When the ordeal of coping with the world's complexities becomes too much for us, we Americans tend to take comfort in the reflection that the United States is, after all, "the world's only superpower." This overlooks the discomfiting fact that the United States is also well on its way to becoming known as the world's most spectacular loser. And not only a loser, but a quitter.
To confirm this, one need only look at the very public strategy of such prominent foes of the United States as Osama bin Laden and Abu Musab al-Zarqawi. They make no pretense of being able to overwhelm America militarily. But they argue, contemptuously, that the United States is a paper tiger whose people can't stand the sight of blood. Adopt guerrilla tactics: Contrive to kill a few U.S. soldiers every week, use suicide bombers to massacre a few hundred (or a few thousand) innocent men, women and children every now and then, and take care to provide the world's television networks with a steady diet of televised beheadings.
Then watch the vaunted democratic processes of "the world's only superpower" do their stuff. The incumbent administration's enemies, in the opposing political party and the media, will denounce the country's military effort as unnecessary at best and counterproductive at worst. The inevitable casualties will be highlighted, one by one. Slowly, American public opinion will turn against the war. Ultimately, the United States will cut and run.
This process has been going on since the Vietnam War, more than 40 years ago. When it was over, the North Vietnamese commander, Gen. Vo Nguyen Giap, admitted openly that North Vietnam had never possessed the power to defeat the United States militarily. Everything, he explained, depended on hanging on until the American home front turned against the war. In due course, the United States withdrew its troops, and Congress (controlled by the Democrats) voted to cut off all further military aid to the South Vietnamese. Within a matter of months, North Vietnam overran the South. (In that painful spring, I stood in front of the South Vietnamese embassy in Washington, bowed low, and said in a loud voice, "On behalf of the people of the United States, I apologize.")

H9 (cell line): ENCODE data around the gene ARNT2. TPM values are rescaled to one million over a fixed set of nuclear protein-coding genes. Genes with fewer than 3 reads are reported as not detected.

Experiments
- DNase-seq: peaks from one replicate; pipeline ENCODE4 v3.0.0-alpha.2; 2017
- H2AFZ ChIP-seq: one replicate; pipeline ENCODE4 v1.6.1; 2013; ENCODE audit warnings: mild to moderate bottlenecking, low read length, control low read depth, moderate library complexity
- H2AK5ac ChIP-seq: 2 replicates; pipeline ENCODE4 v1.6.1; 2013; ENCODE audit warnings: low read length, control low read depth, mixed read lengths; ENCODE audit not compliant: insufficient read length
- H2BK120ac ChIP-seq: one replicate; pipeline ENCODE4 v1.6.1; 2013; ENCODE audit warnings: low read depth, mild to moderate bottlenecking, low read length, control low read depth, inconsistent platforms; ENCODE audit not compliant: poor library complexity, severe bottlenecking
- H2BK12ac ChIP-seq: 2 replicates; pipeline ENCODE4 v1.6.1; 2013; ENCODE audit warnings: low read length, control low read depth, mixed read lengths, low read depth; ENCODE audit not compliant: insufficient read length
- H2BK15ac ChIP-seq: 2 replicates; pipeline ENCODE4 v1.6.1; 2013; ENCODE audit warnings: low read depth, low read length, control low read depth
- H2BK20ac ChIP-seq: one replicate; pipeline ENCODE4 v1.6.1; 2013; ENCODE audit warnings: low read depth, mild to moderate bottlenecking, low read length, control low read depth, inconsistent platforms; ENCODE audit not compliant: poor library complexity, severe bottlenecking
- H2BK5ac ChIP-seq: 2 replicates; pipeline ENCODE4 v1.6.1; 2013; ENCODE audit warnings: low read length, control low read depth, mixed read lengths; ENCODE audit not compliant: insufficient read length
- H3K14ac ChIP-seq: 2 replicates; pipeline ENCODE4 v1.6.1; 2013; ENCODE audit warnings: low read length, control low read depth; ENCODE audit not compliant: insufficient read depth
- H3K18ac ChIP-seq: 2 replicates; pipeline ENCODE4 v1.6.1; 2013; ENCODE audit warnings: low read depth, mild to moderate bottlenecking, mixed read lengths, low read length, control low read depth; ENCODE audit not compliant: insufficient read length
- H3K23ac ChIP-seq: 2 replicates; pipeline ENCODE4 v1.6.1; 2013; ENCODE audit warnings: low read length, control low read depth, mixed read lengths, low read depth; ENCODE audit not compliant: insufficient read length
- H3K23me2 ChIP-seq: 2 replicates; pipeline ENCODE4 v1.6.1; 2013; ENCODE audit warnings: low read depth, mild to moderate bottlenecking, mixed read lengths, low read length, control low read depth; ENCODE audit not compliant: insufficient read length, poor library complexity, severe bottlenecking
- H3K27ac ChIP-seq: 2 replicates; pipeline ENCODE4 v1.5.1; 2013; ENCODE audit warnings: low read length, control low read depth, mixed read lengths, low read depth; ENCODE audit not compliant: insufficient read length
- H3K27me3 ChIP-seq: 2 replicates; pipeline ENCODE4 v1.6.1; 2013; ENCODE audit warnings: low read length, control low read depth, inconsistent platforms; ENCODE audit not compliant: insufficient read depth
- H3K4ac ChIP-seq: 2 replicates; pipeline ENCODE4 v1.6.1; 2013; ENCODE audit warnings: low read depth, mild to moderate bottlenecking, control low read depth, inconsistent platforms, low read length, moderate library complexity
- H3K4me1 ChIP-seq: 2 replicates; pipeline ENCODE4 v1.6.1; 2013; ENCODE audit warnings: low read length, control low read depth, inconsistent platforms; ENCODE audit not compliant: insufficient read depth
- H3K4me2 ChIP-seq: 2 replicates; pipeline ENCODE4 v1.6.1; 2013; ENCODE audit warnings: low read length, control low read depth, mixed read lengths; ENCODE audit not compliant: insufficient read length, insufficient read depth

Since then, the United States has pulled out of almost every country in which American lives have been lost, from Lebanon in 1983 (when 241 U.S. servicemen were killed in an Iran-assisted terrorist attack) to Somalia in 1993 (after 18 soldiers died in the failed relief operation chronicled in "Black Hawk Down"). Bin Laden has pointed triumphantly to both of these examples, as well as noting America's total failure to respond to the deadly terrorist attacks on the U.S. embassies in Kenya and Tanzania in 1998 or the deaths of 17 Americans in the terrorist bombing of the destroyer USS Cole in Aden in October 2000.
No wonder he and Zarqawi enjoy distributing morale-boosting videotapes to their admirers, assuring them that an American bug-out in Iraq is simply a matter of time. Who, on the basis of 40 years of history, can say they are wrong?
In a fascinating article in the Wall Street Journal on May 2nd, Shelby Steele, a noted African-American research fellow at the Hoover Institution, offers an explanation. He points out that, far from utilizing its full power against its recent enemies, the United States has consistently "practiced a policy of minimalism and restraint in war," carefully making "a little room for an insurgency" -- a sort of "space for the enemy." He argues, "The collapse of white supremacy -- and the resulting white guilt -- introduced a new mechanism of power into the world: stigmatization with the evil of the Western past," which "makes our Third World enemies into colored victims." In the very act of defeating them, we "lose legitimacy."
This mechanism is one of liberalism's deadliest contributions to the weakening of America. Steele suggests that only by shaking off the incubus of "white guilt" can the United States "once again feel the moral authority to seriously tackle its most profound problems."